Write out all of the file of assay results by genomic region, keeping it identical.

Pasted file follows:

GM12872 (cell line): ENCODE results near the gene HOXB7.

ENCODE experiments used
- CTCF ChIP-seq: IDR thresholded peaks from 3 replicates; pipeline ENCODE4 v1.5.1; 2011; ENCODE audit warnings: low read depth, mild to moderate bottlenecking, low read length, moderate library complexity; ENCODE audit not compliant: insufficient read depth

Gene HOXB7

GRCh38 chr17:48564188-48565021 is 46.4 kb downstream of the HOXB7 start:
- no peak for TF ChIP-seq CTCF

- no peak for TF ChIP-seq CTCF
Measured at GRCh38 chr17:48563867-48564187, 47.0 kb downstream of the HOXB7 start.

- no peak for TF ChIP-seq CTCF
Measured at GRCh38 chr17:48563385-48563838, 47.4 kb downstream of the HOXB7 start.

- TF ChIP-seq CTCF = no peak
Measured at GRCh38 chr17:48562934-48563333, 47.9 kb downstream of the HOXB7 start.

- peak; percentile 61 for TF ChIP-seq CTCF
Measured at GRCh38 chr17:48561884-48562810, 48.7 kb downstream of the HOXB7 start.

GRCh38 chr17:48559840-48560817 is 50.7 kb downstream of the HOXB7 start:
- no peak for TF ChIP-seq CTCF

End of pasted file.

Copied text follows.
GM12872 (cell line): ENCODE results near the gene HOXB7.

ENCODE experiments used
- CTCF ChIP-seq: IDR thresholded peaks from 3 replicates; pipeline ENCODE4 v1.5.1; 2011; ENCODE audit warnings: low read depth, mild to moderate bottlenecking, low read length, moderate library complexity; ENCODE audit not compliant: insufficient read depth

Gene HOXB7

GRCh38 chr17:48564188-48565021 is 46.4 kb downstream of the HOXB7 start:
- no peak for TF ChIP-seq CTCF

- no peak for TF ChIP-seq CTCF
Measured at GRCh38 chr17:48563867-48564187, 47.0 kb downstream of the HOXB7 start.

- no peak for TF ChIP-seq CTCF
Measured at GRCh38 chr17:48563385-48563838, 47.4 kb downstream of the HOXB7 start.

- TF ChIP-seq CTCF = no peak
Measured at GRCh38 chr17:48562934-48563333, 47.9 kb downstream of the HOXB7 start.

- peak; percentile 61 for TF ChIP-seq CTCF
Measured at GRCh38 chr17:48561884-48562810, 48.7 kb downstream of the HOXB7 start.

GRCh38 chr17:48559840-48560817 is 50.7 kb downstream of the HOXB7 start:
- no peak for TF ChIP-seq CTCF